Posted October 15, 2019
Surrey Now-Leader reporter Amy Reid was among award winners during an event to recognize “community members working tirelessly to support the homeless and at risk” in Surrey on Tuesday, Oct. 8.
Surrey Homelessness and Housing Society hosted its 2019 Grant Recipients and Community Leaders event at Surrey Arts Centre’s Studio Theatre.
Community Leader awards were given to Reid for her work as a multimedia journalist, along with Surrey Libraries, Tabitha Naismith (ACORN Canada), Mike Musgrove (Surrey Urban Mission) and, for providing extreme-weather response shelter space over the winter, the churches of Pacific Community, Peninsula United and Star of the Sea.
Also recognized were Vera LeFranc for her 10 years of service to the society as staff and “ongoing support of Surrey’s most vulnerable,” and B&B Contracting for donations totalling $100,000 over five years, plus another $100,000 commitment.
City councillor Brenda Locke, board chair of Surrey Homelessness and Housing Society, said the annual event is held “to celebrate the work that’s done every day by the caring and hard-working professionals in our community to help move people from street to home.”
Timed with Homelessness Action Week (Oct. 13-19), the awards event also highlighted the work of the organization and its key projects and initiatives this year.
In 2018, the society granted approximately $1.5 million to its community partners.
For 2019, five grants worth $250,000 were announced, along with one “responsive grant” for $8,000.
Six Surrey non-profits will receive funding through the society’s annual call for proposals. They are Phoenix Drug and Alcohol Recovery and Education Society ($100,000 for their STAR Recovery Program), Fraser Region Aboriginal Friendship Centre Association ($79,034 for their All Nations Evictions Specialist), Aunt Leah’s Place ($25,966 for Supportive Suites for Youth in Care), Pacific Community Resources Society ($25,000 for the renovation of Guildford House), Vancity Community Foundation on behalf of Home Front ($20,000 for Making Homelessness Rare, Brief and One-Time) and Realistic Success Recovery Society ($8,000 for repairs to Trilogy House One).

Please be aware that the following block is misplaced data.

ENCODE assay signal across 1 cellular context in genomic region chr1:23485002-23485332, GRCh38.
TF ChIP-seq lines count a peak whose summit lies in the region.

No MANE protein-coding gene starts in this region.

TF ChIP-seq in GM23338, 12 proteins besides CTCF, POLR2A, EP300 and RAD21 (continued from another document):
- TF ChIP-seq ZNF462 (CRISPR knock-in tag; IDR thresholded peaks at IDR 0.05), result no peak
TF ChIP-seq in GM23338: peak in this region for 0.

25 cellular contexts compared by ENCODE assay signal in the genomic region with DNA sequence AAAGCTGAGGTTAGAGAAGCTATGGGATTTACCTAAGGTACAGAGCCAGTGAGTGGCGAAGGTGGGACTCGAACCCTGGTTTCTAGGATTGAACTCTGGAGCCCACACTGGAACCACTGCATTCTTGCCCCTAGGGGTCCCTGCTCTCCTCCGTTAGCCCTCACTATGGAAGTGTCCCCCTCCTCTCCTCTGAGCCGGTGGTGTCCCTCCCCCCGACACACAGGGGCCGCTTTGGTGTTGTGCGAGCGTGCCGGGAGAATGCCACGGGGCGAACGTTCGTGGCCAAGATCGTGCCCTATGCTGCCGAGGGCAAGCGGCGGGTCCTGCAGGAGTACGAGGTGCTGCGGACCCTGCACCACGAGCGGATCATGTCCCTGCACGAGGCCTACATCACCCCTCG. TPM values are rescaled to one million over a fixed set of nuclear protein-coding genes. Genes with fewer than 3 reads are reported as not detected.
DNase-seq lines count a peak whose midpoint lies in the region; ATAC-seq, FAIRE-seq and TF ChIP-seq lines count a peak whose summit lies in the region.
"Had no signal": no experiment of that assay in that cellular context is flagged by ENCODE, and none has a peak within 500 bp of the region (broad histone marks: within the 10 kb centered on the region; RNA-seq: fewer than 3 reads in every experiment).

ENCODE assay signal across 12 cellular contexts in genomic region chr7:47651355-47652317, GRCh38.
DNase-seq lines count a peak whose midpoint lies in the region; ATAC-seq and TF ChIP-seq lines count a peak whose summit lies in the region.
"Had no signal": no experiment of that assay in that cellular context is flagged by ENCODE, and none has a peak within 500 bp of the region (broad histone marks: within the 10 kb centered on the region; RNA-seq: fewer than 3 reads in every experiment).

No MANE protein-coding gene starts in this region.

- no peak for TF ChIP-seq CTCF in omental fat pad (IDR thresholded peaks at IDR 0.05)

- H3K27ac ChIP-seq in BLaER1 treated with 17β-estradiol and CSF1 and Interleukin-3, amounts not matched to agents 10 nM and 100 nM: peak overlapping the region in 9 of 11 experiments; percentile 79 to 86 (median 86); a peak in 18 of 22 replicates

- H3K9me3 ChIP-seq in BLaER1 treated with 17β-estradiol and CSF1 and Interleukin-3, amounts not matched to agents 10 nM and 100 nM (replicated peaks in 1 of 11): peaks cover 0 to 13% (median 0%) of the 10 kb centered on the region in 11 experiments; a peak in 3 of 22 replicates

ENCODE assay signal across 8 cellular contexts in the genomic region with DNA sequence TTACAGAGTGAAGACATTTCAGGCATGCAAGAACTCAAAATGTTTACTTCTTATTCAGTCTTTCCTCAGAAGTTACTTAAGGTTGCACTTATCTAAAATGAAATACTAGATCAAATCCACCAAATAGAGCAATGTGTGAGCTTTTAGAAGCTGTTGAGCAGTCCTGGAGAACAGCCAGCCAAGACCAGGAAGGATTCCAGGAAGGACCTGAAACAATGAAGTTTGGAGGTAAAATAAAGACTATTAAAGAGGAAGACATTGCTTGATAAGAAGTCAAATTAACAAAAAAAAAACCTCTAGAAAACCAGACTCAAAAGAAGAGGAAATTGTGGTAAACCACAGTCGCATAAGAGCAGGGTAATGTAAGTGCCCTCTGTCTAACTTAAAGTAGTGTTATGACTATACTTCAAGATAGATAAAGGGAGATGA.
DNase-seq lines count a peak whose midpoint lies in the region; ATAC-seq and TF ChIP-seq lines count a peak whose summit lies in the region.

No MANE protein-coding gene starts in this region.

Locke noted that from 2014 to 2017, the Metro Vancouver Homeless Count reported that the number of people experiencing homelessness in Surrey grew by 49 per cent.
“This staggering increase reminds us why the work of the Surrey Homelessness and Housing Society and the homeless-serving organizations in this room tonight is so important,” she said. “Surrey is a unique city, and together, we will continue to support the development of ‘Made in Surrey’ solutions that are designed to respond to the challenges faced by the vulnerable people of Surrey.”
The society also highlighted its latest campaign to tackle stigmas facing homeless individuals, or the “hidden homeless.”
Specifically, this year’s campaign highlights the people who “fall through the cracks” that are precariously housed, including vulnerable youth, children, seniors and adults who are couch-surfing or staying with friends.
The 2018 Youth Homeless Count in Metro Vancouver identified more than 100 homeless youth and children living in Surrey.
Article by Tom Zillich for Surrey Now-Leader